Even A Risk on/Risk Off World Isn’t This Simple, Or Is it?
This is the S&P 500 since July. We’ve had earnings, elections, open ended QE, attacks on embassies, doubts about the viability of social media as a business, weak economic data out of China, bouts of strength with U.S. economic data, budgets, and stress tests, yet I would argue that the ECB has had the single biggest influence on the market.
While it is impossible to tell what drove the overall trend, let alone any given day, there is a strong case to be made that the ECB has played the biggest role in the “risk on” trade, and for that matter, even the recent “risk-off” trade. The moment Draghi said he was prepared to do “whatever it takes” the market rallied. The ECB press conference immediately after was a bit of a disappointment, but reading between the lines, and the odd use of “transmission” by two ECB members was a good sign that something was in the works.
OMT was announced, and while not the full and easy QE we get out of the U.S. Fed, it was fairly impressive. My initial reaction was to give it an A for Effort but C for Execution. It was the first clear sign that the ECB was looking to take new actions and was working hard to address market concerns. It would rely on the ESM to play a role and was a little short on details, but seemed good.
Guest post by Peter Tchir.
Let’s Get Europe Out of the Way
I would love to be able to say that Europe is fixed. It isn’t and this particular summit was particularly disappointing. They announced some vague plan to plan a bank supervisor. I still don’t understand why people really think a bank supervisor would change anything. Just think about the Spanish bank bailout. Money was supposed to be available in July, then August, then September and as far as I can tell, not a single distribution has been made. This problem is even more complex than other ones, because Germany is part of the problem. Germany may be the land of luxury automobiles and industrial efficiency but it is also fertile ground for state sponsored Zombie Banks.
Spain is not asking for a bailout yet, and allegedly it wasn’t even discussed. I cannot tell whether it would be worse if it wasn’t discussed or that they are lying to us and it was discussed but no conclusion was reached.
Talk about various ways to manipulate the Greek debt problem. Plans range from further punishing the PSI bonds which I think would meet with incredible resistance and accomplishes nothing, to ways to get the ECB off the hook and dump losses on ESM. I am not sure there is any particularly good solution to the official sector problem because owning 10’s of billions of mismarked bonds and loans is a difficult problem to overcome.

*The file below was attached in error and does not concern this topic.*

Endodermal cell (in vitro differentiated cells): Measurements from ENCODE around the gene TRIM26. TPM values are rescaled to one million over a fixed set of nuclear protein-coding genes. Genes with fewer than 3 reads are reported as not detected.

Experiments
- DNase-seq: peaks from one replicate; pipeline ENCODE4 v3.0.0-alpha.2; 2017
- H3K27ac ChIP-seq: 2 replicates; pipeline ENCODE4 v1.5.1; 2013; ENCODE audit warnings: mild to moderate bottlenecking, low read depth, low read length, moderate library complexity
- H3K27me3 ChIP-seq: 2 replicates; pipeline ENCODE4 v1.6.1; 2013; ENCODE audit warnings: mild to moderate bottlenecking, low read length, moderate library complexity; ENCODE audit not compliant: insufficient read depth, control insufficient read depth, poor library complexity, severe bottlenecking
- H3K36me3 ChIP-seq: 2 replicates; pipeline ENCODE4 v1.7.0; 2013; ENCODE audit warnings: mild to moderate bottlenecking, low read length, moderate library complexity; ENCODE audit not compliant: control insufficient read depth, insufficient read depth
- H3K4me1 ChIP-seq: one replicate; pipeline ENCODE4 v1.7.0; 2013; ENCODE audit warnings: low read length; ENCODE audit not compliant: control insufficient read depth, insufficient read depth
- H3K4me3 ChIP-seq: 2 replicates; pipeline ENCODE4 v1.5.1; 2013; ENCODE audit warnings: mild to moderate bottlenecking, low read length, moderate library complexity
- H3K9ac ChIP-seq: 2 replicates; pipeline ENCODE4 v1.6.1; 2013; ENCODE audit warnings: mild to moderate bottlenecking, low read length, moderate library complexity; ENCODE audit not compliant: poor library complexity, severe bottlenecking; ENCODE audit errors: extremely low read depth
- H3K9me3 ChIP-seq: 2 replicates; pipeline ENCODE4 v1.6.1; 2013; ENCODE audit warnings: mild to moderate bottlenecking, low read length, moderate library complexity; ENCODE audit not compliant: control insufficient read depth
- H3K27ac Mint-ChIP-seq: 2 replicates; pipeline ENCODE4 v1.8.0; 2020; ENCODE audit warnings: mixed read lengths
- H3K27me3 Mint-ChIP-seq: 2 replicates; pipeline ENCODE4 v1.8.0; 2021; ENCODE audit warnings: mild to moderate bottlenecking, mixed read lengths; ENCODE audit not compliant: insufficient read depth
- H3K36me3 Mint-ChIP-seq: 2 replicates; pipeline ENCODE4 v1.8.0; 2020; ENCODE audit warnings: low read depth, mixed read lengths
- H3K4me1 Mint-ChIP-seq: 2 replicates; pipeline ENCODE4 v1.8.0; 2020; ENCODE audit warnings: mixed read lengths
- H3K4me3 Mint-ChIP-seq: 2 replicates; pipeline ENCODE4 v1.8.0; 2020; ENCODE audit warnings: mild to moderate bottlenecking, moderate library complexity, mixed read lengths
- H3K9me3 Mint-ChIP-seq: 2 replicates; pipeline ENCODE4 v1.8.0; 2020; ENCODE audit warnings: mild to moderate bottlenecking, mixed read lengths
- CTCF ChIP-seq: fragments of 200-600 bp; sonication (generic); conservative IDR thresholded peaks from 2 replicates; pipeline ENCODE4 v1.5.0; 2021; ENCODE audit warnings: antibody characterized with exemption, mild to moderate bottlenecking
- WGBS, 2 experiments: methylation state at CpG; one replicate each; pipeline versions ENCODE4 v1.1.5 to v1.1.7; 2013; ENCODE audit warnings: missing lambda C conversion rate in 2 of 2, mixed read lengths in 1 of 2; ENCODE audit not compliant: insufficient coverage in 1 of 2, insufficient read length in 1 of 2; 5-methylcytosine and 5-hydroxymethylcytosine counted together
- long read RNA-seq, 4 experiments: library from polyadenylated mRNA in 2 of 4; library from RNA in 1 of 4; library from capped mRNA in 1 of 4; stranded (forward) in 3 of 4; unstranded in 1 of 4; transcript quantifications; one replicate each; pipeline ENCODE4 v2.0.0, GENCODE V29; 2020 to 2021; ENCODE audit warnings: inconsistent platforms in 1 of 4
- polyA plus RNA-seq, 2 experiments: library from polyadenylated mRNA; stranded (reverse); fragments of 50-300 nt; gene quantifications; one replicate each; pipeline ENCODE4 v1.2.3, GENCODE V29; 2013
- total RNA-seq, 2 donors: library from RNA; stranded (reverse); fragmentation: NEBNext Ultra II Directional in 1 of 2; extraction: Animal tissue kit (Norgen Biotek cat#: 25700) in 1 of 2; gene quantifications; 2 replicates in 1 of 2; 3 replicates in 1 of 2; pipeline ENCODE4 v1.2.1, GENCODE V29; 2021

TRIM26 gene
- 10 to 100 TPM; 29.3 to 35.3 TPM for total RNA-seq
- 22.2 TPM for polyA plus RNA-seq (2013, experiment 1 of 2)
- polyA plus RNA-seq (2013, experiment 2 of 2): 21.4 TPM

Guest post by Marc Chandler of Marc to Market.
Guest post by Market Oracle.
It is barely four weeks since the European arm of the global central bank crime syndicate (ECB) announced its policy of wanting to print unlimited euro’s to monetize bankrupting PIIGS debts that was welcomed by the markets who’s participants would be lining up to offload PIIGS bonds bought at far higher interest rates (lower prices) onto predominantly German tax payers because it is Germany that backs the Euro as a sound currency rather than the Greek or Spanish versions of the Zimbabwean Dollar.
However the promise made by Super Mario Draghi for unlimited Euro-zone PIIGS bond buying programme “One More Try” (OMT) is already unraveling because the fine print of a list of strings attached does not match the promises made and because of the fundamental fact that just like all of the previous bailouts, all it would do at its very best was to buy a little more time for the Euro-zone by kicking the can into the middle of 2013, because it does near nothing to address the problem at the core of the Euro-zone which are the persistently very high and expanding deficits as a percentage of GDP right across the euro-zone that ensures bankruptcy as a consequence of inability to cover government spending let alone service debt interest repayments.
Guest post by Peter Tchir.
The Laundry Has Been Done
I hated investment advice based on “least dirty shirt”.
Now, here we are with DAX up more than the Nasdaq YTD, both in Euros and when converted to dollars. The IBEX index is now up some 35% or so since the July lows.
Anything that was hated or viewed as a good short is rallying the most
- Europe, especially Spain and Italy
- Banks, especially European banks
- Risky debt, especially periphery debt and high yield, along with CDS
ESM Action next? “…whatever it takes….”